Show Less
Restricted access

Slavic Grammar from a Formal Perspective

The 10th Anniversary FDSL Conference, Leipzig 2013


Edited By Gerhild Zybatow, Petr Biskup, Marcel Guhl, Claudia Hurtig, Olav Mueller-Reichau and Maria Yastrebova

The proceedings of the 10 th European Conference on Formal Description of Slavic Languages in Leipzig 2013 offer current formal investigations into Slavic morphology, phonology, semantics, syntax and information structure. In addition to papers of the main conference, the volume presents those of two special workshops: «Formal Perspectives and Diachronic Change in Slavic Languages» and «Various Aspects of Heritage Language». The following languages are addressed: Bosnian/Croatian/Serbian (BCS), Bulgarian, Czech, Macedonian, Old Church Slavonic, Polish, Russian, Serbo-Croatian, Resian, Slovak and Slovene.
Show Summary Details
Restricted access

Opacity, variation and the exponence of Polish virile declensions


← 560 | 561 →Sławomir Zdziebko

John Paul II Catholic University of Lublin

The phonological status of Polish palatalizations has been repeatedly questioned by scholars of various theoretical inclinations (see Dressler 1985; Spencer 1985; Gussmann 2007, among others). The most often invoked argument against treating palatalizations as phonological phenomena is the fact that the supposed triggers of palatalizations do not form a natural class: palatalizations are not observed before all, and only front vowels. The derivational techniques employed to make sure that only front objects trigger palatalizations have often been criticized as being exceedingly abstract.1

Additionally, the input-output mappings involved in palatalizations are difficult to express unless abstract underlying and intermediate representations are employed. One of the most common palatalizations in Polish changes /r/, /w/ and /t/ into /ʒ/, /l/ and /̑ʈɕ/ respectively. Unless some segments that do not surface in the native vocabulary of standard Polish are claimed to be involved in the relevant derivations, we face a paradox: an incoherent set of distinctive features is affected in the environment of a coherent set of affixes.2 One of the possible strategies to get round this paradox is to follow Gussmann’s (2007) assumption that palatalizations in Polish involve replacements of entire stem-final segments with their palatalized congeners rather than operations manipulating distinctive features. This article will follow such a path. According to this interpretation, palatalizations will be viewed as the translation of morpho-syntactic features into phonological segments that overwrite and replace the underlying...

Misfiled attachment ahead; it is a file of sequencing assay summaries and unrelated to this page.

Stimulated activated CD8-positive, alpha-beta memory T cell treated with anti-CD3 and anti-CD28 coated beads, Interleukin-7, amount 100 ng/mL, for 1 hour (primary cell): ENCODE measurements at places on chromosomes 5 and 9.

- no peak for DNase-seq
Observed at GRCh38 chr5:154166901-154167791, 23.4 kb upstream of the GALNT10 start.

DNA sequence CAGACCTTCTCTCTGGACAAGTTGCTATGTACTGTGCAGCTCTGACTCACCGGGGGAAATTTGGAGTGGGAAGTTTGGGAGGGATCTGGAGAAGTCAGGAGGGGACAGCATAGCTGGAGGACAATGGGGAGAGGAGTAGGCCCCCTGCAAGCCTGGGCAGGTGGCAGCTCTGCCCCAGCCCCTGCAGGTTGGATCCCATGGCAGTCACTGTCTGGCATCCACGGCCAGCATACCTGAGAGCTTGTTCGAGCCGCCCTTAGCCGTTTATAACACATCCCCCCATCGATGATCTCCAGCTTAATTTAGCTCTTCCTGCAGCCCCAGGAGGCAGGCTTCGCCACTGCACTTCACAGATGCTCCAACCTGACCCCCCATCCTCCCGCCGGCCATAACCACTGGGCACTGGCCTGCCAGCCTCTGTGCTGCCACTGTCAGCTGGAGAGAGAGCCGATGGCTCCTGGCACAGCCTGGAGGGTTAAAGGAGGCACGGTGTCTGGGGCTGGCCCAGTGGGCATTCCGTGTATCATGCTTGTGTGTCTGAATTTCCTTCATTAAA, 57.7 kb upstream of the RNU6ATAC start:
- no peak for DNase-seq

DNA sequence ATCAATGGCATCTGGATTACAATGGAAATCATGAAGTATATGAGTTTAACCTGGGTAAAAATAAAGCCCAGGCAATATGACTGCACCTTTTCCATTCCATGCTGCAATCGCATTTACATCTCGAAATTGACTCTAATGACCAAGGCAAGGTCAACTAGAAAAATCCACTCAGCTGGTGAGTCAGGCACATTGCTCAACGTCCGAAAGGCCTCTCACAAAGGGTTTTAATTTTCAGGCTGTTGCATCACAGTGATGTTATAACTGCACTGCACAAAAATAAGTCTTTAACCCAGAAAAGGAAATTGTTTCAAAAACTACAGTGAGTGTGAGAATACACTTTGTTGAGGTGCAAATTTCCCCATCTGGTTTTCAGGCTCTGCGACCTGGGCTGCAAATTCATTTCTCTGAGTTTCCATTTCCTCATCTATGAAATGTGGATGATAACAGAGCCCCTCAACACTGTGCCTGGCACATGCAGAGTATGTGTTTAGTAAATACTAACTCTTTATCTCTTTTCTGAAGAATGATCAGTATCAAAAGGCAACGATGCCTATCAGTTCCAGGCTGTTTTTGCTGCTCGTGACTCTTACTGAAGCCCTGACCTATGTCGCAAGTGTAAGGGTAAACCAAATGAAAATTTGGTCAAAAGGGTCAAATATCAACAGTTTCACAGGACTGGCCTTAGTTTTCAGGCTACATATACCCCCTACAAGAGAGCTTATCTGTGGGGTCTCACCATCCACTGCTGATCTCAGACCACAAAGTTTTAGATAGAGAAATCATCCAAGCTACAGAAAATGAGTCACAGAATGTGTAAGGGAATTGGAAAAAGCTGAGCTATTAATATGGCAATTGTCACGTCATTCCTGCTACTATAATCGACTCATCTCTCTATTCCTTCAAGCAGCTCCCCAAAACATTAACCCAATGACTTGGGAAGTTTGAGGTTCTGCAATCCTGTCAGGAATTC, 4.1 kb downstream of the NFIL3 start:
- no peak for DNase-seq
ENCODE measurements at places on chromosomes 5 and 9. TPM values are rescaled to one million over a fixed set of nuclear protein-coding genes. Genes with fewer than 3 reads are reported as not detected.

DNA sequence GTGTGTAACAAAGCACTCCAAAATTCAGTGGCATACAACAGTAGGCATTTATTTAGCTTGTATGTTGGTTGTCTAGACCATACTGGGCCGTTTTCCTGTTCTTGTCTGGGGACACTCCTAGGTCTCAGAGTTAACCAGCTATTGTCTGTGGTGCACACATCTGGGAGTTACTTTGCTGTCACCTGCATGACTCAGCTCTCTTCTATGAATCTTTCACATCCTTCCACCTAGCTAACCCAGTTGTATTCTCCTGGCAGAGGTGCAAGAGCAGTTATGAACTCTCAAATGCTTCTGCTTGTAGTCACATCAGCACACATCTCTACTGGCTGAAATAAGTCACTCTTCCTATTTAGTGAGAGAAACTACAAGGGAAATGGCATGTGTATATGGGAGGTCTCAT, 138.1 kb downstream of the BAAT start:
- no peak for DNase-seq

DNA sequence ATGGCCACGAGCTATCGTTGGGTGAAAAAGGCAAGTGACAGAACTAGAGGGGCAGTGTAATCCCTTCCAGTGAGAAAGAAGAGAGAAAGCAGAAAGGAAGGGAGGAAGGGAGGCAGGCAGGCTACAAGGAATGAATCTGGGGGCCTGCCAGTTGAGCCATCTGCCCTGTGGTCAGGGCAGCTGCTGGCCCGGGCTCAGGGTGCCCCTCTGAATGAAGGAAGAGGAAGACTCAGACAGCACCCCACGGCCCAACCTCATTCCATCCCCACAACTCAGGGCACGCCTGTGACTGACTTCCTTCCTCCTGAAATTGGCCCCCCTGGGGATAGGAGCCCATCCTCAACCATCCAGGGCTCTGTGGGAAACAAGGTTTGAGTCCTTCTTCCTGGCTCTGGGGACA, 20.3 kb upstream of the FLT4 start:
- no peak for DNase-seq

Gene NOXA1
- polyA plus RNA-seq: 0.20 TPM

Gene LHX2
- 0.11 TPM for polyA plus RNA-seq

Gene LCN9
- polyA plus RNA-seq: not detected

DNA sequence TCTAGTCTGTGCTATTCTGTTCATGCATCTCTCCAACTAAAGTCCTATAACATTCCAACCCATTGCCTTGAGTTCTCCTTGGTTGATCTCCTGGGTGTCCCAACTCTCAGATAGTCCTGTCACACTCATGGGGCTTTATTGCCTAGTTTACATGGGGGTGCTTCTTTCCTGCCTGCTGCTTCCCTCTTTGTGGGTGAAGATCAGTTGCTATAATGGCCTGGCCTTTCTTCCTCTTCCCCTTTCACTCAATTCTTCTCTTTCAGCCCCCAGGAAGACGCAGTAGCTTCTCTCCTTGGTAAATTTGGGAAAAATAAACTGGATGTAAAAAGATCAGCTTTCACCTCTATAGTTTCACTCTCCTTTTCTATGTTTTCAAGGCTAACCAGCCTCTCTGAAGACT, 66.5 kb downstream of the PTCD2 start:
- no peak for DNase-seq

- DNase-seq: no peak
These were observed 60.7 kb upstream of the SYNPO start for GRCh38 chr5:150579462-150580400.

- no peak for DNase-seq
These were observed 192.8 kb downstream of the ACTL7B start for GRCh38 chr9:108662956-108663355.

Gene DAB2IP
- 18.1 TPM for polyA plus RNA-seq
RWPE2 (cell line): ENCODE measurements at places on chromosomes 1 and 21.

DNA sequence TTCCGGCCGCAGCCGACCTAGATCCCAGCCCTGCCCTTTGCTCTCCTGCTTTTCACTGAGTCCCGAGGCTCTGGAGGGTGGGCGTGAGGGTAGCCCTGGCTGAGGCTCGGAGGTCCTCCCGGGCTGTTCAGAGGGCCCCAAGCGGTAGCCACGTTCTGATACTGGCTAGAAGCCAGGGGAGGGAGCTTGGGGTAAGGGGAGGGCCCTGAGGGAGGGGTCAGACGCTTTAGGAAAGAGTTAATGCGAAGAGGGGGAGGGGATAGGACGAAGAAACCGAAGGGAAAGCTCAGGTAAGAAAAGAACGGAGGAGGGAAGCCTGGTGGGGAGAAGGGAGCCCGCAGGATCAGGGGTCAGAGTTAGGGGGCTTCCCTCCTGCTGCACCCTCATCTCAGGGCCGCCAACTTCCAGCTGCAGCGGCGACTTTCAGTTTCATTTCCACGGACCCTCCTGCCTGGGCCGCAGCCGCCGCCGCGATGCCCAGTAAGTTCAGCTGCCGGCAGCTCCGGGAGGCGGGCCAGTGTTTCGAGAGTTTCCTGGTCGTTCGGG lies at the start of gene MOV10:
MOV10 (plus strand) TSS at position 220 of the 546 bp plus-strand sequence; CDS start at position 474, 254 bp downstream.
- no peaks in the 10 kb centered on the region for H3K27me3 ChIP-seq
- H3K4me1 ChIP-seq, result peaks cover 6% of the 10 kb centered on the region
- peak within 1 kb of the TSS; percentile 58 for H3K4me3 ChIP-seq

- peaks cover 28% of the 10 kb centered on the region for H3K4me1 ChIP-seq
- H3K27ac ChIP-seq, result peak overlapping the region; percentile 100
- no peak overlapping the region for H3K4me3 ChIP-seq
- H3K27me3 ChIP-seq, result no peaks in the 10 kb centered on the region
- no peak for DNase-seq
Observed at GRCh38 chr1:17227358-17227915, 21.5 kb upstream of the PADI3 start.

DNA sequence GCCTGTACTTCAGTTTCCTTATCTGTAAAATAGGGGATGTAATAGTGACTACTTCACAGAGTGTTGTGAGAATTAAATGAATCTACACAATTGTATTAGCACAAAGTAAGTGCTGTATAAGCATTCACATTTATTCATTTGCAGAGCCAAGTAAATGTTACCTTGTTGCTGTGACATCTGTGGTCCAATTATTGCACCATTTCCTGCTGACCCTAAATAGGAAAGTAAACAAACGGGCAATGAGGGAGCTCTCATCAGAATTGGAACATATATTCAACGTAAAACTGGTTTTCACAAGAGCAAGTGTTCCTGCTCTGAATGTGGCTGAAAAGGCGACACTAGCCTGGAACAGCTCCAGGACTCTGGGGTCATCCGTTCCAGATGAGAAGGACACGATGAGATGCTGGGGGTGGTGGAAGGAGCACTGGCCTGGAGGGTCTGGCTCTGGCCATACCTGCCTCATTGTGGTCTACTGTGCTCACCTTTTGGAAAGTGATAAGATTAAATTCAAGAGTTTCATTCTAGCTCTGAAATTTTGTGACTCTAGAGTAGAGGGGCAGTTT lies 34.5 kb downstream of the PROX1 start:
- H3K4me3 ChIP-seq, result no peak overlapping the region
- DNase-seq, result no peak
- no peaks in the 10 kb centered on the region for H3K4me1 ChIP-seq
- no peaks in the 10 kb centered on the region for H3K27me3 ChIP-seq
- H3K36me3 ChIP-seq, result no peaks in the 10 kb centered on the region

You are not authenticated to view the full text of this chapter or article.

This site requires a subscription or purchase to access the full text of books or journals.

Do you have any questions? Contact us.

Or login to access all content.